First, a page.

Blade with a Beak: New Guinean Bone Daggers

Bone Daggers (Yina and Amia Ava), 20th Century
Abelam and Iatmul culture; East Sepik Province, Papua New Guinea, Melanesia, Oceania
Cassowary bone and pigment
Gift of Anne and Long Shung Shih

They do Move in Herds

Unassuming dinosaurs of the modern era that they are, cassowaries are incredible creatures. For example, though flightless they can leap up to seven feet vertically; when feeling threatened they emit a low rumble that has been described as bone-rattling; and they have otherwise been known to make sounds that can be heard miles away. Much to the good fortune of several cultural groups throughout New Guinea—especially those of the East Sepik River Province, and on the island’s opposite end, the Asmat of Indonesia’s West Papua Province—cassowary bones are every bit as impressive as the big birds are themselves, with qualities which make them ideal for carving into daggers. This post primarily explores cassowary bone daggers in terms of why these knives were made, their usage and their decoration.

Bone Daggers (Yina and Amia Ava), 20th Century
Abelam and Iatmul culture; East Sepik Province, Papua New Guinea, Melanesia, Oceania
Cassowary bone and pigment
Gift of Anne and Long Shung Shih


Bone was one of the most important mediums in the stone tool culture of Papua New Guinea, with an informal hierarchy for preference based on species. Fewer human femur daggers are seen, but they were the most prestigious knives, especially when the perquisite bone was gained from a deceased ancestor or from slain foe. The only alternative for these bone daggers was the tibiotarsus of the cassowary—the middle of the three bones in a bird’s leg. A scientific analysis of some 30 cassowary and human bone daggers interestingly shows that human bone daggers are sturdier than cassowary daggers, a factor of shape rather than bone density or anything else, but secondary to mystical reasons this perhaps further fomented the preference for human bone knives.

Bone Daggers (Yina and Amia Ava), 20th Century
Abelam and Iatmul culture; East Sepik Province, Papua New Guinea, Melanesia, Oceania
Cassowary bone and pigment
Gift of Anne and Long Shung Shih

Well-Casque Role

Several factors go into the usage of both bones as knives and the non-utilitarian rationale behind the usage of cassowary bones is especially fascinating. Endemic to the entirety of New Guinea, these prehistoric holdovers have the benefit of their mythological traits and observed abilities being almost entirely the same. At times passive, at times fierce, cassowaries are known to attack humans—usually for food-motivated reasons—and when using their talons these skirmishes have been known to be fatal. Cassowaries also occupy an important space in Papuan cosmology. Some northeast Papuan groups hold that it was a female cassowary that created land and was a progenitor to the first men. For Sepik Region groups cassowaries further symbolize both male and female attributes and are viewed as a complete being able to reproduce autonomously. During a man's final initiation period he receives a bundle of cassowary feathers that are worn around the neck like a short cape.

Images of Owus and Baride Asmat men, each with cassowary bone daggers tucked into a woven band.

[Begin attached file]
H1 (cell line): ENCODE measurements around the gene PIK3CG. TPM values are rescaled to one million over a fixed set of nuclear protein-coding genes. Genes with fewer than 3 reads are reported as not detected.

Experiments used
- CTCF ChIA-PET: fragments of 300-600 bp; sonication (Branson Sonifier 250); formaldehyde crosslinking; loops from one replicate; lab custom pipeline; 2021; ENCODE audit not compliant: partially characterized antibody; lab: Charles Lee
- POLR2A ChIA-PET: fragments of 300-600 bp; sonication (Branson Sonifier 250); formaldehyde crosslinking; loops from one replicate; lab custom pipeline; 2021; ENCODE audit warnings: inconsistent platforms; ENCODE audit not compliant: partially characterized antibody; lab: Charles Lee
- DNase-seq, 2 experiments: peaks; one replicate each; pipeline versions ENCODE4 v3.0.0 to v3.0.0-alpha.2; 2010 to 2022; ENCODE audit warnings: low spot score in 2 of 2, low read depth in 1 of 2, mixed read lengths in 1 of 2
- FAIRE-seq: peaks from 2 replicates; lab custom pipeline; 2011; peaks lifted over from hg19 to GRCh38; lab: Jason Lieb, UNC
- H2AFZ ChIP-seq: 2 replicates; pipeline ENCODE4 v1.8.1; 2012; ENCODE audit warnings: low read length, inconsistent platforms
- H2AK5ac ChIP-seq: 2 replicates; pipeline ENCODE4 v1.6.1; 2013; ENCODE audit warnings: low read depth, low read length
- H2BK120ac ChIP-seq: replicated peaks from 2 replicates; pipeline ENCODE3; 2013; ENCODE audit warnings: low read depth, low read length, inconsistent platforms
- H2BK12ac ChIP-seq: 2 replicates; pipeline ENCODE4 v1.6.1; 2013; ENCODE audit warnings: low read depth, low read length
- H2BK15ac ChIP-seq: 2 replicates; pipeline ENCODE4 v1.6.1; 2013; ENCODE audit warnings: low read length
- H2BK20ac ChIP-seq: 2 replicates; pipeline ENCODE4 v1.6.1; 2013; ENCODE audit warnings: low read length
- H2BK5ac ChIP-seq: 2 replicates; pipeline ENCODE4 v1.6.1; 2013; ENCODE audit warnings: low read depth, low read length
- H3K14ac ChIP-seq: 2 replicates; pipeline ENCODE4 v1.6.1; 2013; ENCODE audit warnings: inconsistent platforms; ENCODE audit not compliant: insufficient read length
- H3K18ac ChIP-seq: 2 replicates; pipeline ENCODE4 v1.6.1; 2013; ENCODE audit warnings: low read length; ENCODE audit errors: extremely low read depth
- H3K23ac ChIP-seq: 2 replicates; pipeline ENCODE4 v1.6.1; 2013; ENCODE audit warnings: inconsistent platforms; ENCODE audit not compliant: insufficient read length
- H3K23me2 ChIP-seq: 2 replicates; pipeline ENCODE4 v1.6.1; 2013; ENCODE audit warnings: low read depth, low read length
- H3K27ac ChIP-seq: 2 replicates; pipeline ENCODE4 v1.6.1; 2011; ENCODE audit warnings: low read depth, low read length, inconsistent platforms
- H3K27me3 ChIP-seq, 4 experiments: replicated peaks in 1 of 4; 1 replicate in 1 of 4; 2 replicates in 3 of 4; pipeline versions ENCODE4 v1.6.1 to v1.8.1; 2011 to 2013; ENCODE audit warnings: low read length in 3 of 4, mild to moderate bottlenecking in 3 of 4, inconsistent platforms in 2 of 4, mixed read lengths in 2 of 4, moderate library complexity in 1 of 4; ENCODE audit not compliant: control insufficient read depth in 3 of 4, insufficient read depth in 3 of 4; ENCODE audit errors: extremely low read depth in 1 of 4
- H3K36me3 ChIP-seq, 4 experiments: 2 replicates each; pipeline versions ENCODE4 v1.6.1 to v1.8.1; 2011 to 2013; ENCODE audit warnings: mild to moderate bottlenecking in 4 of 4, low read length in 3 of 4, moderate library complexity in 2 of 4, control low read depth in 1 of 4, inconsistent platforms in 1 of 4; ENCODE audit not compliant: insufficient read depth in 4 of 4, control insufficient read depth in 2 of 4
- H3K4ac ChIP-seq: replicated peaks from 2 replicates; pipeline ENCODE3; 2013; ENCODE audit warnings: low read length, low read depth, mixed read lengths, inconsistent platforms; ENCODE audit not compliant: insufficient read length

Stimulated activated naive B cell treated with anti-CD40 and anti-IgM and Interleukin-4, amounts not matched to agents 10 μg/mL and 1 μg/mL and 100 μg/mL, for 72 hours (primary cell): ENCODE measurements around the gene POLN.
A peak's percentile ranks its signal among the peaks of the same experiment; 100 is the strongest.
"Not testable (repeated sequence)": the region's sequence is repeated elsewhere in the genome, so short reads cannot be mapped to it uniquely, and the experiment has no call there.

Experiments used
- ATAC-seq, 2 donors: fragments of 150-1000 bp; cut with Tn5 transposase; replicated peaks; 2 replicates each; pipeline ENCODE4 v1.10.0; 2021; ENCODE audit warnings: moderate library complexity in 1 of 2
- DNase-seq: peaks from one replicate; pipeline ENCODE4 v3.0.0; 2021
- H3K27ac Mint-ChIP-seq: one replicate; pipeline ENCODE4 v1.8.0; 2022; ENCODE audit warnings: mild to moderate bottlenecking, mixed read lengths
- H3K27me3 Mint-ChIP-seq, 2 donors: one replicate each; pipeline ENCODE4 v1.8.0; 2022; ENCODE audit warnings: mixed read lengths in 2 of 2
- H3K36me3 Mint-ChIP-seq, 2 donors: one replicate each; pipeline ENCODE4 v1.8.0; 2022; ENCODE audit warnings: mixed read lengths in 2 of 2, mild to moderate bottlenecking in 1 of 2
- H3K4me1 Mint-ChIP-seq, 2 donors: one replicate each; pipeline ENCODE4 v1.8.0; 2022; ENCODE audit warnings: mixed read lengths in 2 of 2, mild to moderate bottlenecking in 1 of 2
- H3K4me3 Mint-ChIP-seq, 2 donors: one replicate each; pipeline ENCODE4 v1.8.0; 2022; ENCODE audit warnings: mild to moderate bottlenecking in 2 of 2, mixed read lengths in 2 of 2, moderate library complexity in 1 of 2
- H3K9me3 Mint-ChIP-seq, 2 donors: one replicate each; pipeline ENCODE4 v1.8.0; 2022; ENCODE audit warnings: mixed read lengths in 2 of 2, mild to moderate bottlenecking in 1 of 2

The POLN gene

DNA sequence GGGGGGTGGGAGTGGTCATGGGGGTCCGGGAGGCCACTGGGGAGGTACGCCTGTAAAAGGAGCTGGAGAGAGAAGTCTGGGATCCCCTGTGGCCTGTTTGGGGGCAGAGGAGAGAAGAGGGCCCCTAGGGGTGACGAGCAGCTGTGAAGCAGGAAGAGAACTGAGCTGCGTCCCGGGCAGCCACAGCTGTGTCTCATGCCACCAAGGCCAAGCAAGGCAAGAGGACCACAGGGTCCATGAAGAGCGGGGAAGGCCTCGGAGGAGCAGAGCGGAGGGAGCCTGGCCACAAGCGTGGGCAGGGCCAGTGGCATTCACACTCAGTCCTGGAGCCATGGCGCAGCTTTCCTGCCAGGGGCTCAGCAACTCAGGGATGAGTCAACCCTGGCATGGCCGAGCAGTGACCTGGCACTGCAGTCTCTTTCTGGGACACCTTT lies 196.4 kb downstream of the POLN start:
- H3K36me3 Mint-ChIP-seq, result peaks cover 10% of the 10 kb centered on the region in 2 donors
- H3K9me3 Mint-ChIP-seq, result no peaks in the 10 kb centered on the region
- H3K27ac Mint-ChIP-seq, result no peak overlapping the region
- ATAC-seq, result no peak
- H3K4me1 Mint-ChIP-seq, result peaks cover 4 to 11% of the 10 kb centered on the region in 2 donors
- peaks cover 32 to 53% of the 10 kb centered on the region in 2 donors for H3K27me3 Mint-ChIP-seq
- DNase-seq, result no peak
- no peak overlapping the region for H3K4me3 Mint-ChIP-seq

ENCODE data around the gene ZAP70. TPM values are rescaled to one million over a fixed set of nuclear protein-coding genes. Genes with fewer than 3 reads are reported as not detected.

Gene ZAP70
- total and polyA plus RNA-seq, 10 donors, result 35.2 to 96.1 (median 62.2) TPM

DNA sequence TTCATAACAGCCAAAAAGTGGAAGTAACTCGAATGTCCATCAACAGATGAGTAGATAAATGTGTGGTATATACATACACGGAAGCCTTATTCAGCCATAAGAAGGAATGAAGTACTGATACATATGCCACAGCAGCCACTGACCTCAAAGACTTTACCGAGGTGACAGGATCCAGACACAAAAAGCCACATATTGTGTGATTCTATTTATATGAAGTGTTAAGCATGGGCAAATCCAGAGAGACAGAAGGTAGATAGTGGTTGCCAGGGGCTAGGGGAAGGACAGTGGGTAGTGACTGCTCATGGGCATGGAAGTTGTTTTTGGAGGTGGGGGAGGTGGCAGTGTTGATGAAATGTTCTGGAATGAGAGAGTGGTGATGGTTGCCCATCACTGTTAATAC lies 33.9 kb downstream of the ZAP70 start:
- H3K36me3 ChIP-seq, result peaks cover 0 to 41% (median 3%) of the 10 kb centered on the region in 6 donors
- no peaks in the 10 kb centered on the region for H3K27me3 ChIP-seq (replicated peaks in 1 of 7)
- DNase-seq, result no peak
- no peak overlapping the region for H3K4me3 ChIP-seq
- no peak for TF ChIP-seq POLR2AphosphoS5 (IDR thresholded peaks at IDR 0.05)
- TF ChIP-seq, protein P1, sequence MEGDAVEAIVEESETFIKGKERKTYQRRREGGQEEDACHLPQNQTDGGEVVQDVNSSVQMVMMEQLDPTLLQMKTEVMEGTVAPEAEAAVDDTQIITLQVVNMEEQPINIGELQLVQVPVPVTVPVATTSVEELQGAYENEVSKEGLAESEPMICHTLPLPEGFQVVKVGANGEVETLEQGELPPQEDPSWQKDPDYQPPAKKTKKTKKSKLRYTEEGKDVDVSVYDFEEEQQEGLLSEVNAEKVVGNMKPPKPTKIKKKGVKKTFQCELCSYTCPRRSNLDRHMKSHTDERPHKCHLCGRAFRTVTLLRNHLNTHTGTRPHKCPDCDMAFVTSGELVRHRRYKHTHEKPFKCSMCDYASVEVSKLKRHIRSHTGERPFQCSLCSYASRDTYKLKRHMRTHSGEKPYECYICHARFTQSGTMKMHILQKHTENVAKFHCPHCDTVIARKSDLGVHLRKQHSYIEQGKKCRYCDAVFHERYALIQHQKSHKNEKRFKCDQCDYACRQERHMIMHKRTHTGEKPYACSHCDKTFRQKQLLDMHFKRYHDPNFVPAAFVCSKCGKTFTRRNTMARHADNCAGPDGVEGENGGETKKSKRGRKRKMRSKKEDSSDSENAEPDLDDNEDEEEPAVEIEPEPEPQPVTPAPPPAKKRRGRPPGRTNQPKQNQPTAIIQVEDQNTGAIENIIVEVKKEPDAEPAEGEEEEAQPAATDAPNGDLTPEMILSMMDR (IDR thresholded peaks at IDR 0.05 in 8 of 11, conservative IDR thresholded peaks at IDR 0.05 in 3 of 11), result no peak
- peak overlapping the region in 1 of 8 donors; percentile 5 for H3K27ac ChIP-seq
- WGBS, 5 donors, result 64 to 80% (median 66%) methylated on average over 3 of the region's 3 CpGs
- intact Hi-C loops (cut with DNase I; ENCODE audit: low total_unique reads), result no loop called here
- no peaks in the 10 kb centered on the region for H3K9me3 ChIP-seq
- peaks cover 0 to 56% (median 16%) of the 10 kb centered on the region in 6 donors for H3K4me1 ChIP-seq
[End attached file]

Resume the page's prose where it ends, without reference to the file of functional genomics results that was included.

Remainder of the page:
Fight or Flightless

The usages of cassowary and human bone daggers are far more nuanced than the implements of cannibalism and male-exacted carnage first presented by early European anthropologists. Certainly, the primary usage of these tools in the Sepik River region was utilitarian. Their edges were not sharpened but their tips were shaved down to a nail’s point, making them ideal stabbing implements. Some daggers were used as hunting tools and for carving game. As tools of warfare they were used in close-range combat to finish off wounded foes or to stealthily end otherwise engaged combatants with a well-placed downwards thrust. Due to their prestige and status of both cassowary and human bone the daggers were also used for several ritual purposes, commonly displayed initiations and other secret ceremonies. In both the Sepik and Asmat regions when these bone daggers were not being used they were usually tucked into a plaited band on a man’s upper arm.

Bone Dagger, early to mid 20th Century
Asmat culture; Papua Province (Irian Jaya), Indonesia
Cassowary bone, claw, fiber, feather and bead; 15 1/8 × 5 × 2 in.
Gift of Anne and Long Shung Shih

It’s a Knife to Meet You

The carved designs and decorations of these knives are also well-worth discussing. Sepik-area knives tend to feature some sort of incising that has further been accentuated with pigments. These designs can be geometric, featuring the same whirlpool motifs seen in other Sepik objects, but they are also known for their depictions of either human faces, animals, or the benevolent ngwalndu clan spirits that protect yam harvests and otherwise serve as boons. The ball joints of Sepik bone daggers are sometimes carved into unique zoomorphic shapes. When compared against the bone daggers of the Sepik River Region, those of the Asmat tend not to have incised shafts but are otherwise far better-adorned. The balled joints of the bones are often wrapped in woven fiber with attached shell, Job’s tears and cassowary feather ornaments. This fiber section is generally further decorated with pigments. In some cases, such as with the above knife, a cassowary claw is attached to the tip of the bone dagger. The diminished functionality likely indicates a strictly ceremonial use.

Text and images may be under copyright. Please contact Collection Department for permission to use. References are available on request. Information subject to change upon further research.

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